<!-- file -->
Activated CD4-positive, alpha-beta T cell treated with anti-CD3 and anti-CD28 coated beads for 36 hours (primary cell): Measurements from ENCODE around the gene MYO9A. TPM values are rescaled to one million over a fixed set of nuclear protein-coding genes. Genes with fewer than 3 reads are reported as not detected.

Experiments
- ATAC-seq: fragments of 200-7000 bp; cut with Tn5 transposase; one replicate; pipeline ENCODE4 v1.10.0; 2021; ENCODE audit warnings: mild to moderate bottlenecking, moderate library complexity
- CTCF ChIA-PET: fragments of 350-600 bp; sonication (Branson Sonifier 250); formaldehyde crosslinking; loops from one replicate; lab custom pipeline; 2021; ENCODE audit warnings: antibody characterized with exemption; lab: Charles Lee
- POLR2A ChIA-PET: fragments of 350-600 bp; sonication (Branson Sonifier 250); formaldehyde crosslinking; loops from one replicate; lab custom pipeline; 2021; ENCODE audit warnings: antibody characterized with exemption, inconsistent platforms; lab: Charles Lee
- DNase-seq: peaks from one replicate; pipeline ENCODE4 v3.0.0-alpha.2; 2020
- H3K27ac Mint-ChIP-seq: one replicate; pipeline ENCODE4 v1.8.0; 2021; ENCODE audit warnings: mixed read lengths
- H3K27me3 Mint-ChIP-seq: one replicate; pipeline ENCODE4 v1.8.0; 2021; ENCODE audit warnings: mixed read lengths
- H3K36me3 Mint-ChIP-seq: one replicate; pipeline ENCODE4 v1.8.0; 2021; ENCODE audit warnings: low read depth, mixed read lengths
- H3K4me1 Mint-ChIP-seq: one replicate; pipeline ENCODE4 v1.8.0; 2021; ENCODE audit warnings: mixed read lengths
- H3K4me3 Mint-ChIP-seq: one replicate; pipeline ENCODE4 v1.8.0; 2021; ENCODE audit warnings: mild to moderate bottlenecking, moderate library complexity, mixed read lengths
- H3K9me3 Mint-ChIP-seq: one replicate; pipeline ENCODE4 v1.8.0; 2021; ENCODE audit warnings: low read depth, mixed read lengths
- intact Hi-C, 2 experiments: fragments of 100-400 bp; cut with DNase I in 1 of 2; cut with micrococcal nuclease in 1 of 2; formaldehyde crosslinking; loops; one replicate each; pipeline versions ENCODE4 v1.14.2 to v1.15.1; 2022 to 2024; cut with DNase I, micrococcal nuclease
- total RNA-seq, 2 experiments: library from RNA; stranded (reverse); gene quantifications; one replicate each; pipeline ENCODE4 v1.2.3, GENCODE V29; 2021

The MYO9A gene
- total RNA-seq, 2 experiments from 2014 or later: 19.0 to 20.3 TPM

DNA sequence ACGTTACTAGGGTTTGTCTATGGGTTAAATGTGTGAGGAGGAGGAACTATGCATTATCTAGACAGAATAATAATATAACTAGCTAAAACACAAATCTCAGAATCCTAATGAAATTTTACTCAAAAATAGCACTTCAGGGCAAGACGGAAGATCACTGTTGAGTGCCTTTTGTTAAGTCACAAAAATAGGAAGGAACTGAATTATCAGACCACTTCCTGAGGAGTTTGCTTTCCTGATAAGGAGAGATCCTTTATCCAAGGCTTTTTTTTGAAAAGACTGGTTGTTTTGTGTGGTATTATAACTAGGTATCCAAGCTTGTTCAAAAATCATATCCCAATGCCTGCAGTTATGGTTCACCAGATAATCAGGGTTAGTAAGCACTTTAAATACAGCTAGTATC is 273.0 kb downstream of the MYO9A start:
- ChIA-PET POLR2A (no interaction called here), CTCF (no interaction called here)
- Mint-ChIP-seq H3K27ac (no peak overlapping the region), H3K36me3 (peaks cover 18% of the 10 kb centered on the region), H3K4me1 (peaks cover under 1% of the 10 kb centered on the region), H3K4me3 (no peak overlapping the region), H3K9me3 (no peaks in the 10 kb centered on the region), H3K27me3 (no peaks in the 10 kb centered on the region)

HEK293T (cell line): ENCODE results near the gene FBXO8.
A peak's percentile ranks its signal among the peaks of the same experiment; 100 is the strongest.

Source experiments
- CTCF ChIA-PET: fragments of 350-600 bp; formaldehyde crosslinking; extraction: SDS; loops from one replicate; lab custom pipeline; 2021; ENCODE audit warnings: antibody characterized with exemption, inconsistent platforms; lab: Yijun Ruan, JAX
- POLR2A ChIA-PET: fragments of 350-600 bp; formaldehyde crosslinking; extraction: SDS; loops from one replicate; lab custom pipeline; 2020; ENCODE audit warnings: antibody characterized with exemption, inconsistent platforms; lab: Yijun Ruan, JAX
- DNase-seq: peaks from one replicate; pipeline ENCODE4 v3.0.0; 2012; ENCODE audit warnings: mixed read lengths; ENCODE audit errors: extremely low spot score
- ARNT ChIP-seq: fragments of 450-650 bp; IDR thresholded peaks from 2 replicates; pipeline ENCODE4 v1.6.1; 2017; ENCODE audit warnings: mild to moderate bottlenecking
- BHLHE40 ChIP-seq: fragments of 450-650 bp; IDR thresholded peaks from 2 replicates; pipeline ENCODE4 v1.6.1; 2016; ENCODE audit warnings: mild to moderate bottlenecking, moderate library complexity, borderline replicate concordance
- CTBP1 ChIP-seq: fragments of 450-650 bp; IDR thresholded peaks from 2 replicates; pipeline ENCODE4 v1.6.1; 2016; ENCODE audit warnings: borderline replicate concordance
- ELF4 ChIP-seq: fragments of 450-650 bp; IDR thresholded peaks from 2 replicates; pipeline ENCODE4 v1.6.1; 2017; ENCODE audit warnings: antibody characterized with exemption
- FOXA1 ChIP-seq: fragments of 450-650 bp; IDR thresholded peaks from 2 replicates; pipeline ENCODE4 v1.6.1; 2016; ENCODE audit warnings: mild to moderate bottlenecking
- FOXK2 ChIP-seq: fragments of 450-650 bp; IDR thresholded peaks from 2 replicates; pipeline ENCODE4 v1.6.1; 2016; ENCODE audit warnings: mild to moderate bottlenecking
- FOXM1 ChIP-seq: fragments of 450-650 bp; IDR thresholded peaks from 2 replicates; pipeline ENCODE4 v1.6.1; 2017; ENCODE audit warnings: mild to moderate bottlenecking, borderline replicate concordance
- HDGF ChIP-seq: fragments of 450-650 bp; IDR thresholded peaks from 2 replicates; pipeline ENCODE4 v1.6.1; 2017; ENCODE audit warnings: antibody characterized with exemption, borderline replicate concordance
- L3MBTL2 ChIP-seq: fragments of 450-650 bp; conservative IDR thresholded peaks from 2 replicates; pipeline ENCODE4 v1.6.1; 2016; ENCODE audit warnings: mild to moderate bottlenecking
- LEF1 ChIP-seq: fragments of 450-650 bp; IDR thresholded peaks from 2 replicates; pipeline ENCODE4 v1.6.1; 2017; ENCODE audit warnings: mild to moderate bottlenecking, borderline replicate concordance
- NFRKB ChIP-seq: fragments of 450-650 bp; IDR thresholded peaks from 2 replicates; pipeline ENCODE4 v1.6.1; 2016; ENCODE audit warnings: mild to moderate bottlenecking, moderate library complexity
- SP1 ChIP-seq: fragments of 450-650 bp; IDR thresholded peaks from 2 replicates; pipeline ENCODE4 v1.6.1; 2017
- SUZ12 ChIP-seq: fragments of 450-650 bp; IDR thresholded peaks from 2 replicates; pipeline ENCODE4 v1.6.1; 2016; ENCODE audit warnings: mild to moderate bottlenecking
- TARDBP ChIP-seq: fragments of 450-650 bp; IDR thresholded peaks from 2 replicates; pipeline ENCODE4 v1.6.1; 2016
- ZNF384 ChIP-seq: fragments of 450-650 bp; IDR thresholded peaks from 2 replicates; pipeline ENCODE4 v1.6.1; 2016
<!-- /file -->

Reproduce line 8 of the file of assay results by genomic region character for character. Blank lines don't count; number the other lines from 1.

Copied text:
- H3K27me3 Mint-ChIP-seq: one replicate; pipeline ENCODE4 v1.8.0; 2021; ENCODE audit warnings: mixed read lengths